Single cell mRNA analysis is becoming increasingly important as a tool to understand gene regulation, cell differentiation and the development of disease states. For example, in stem-cell research, important questions are: How does cell differentiation alter the gene expression profiles? What is the sequence of gene activations that ultimately leads to a change in cell lineage? Such questions can only be addressed by observing gene expression at the single cell level because of the heterogeneous nature of cell populations. This proposal will address the fundamental problem of efficiently capturing mRNA from individual single eukaryotic cells and processing them at high throughput using a droplet microfluidics device. Droplet microfluidics in which samples and reagents are encapsulated in aqueous microdroplets (1 pL- 10 nL) dispersed in a fluorocarbon oil carrier is particularly suited for single-cell manipulation. Among many advantages of the droplet format: 1- contamination is prevented by the physical and chemical isolation of the droplets from each other and the walls of the devices;2- droplets can be fully manipulated and easily retrieved without any moving part or elaborate automation at speeds up to 3000 droplets/sec;3- this technique has been already shown to be compatible with molecular biology techniques such as nucleic acid amplification by polymerase chain reaction. Despite these advantages, it has so far been difficult to perform multi-step reactions involving buffer exchanges using this technique because of the lack of methods to continuously extract and concentrate molecules of interest within individual droplets. The main innovation of this proposal is the development and characterization of a novel method to extract and concentrate mRNA molecules that are bound to magnetic microparticles inside aqueous droplets. Extraction and concentration is achieved by splitting droplets along the droplet flow axis under the influence of a magnetic field to separate the part of the droplet that contains microparticles from the part that is devoid of particles. In particular, we propose to develop a workflow performing the subsequent steps: (a) Encapsulation of single cells into droplets;(b) Cell lysis inside droplets;(c) Extraction of mRNA using Oligo (dT) functionalized magnetic microbeads with subsequent concentration and buffer changing steps;(d) First strand cDNA synthesis on microparticle bound mRNA. This method yields emulsion libraries with each droplet containing the whole cDNA collection of a single-cell bound to magnetic particles.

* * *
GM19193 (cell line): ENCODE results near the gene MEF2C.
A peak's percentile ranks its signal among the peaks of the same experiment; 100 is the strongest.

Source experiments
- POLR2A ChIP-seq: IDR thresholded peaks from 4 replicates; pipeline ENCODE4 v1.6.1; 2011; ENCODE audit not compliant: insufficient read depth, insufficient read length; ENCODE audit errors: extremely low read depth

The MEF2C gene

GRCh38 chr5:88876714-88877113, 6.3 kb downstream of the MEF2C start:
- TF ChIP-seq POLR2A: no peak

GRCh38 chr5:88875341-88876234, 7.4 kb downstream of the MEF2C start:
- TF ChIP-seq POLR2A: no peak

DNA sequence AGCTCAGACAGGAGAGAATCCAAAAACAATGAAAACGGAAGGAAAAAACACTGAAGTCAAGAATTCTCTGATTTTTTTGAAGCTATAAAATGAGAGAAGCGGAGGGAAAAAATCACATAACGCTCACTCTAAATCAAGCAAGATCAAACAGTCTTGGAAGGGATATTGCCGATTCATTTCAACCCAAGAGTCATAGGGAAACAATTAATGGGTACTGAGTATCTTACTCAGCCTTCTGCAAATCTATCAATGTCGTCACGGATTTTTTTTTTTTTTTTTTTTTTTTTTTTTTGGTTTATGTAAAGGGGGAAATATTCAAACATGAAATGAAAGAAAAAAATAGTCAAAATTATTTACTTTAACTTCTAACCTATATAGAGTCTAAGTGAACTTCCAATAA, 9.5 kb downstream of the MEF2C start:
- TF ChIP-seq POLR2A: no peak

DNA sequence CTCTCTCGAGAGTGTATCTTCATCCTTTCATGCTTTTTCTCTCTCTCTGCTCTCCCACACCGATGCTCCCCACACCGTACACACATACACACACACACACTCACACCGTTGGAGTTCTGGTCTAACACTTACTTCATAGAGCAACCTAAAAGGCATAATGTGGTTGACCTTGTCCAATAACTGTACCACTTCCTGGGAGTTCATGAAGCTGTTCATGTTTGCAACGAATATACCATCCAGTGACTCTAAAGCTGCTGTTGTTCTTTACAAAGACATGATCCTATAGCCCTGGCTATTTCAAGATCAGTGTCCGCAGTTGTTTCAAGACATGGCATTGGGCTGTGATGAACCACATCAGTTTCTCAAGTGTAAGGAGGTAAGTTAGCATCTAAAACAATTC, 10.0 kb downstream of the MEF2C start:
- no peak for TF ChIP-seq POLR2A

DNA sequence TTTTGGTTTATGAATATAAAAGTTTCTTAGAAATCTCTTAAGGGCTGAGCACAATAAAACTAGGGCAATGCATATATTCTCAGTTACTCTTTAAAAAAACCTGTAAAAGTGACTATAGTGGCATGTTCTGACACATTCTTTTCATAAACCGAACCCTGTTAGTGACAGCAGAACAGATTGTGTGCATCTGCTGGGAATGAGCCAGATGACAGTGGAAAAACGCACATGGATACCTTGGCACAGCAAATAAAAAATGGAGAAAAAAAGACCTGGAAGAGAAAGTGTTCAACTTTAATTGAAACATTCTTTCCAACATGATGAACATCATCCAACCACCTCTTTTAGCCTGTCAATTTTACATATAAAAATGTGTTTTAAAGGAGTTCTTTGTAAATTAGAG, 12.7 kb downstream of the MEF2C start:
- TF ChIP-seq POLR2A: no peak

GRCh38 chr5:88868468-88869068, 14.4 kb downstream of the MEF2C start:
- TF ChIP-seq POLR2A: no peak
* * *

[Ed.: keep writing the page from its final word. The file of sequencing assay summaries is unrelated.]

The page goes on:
The results of this proposal will enable the development of high throughput methods to measure single cell gene expression. Such technology is urgently needed for monitoring and evaluating cancer treatment and as a basic science tool to study cell differentiation of stem cells and cancer progression.
|Brouzes, Eric (2012) Droplet microfluidics for single-cell analysis. Methods Mol Biol 853:105-39|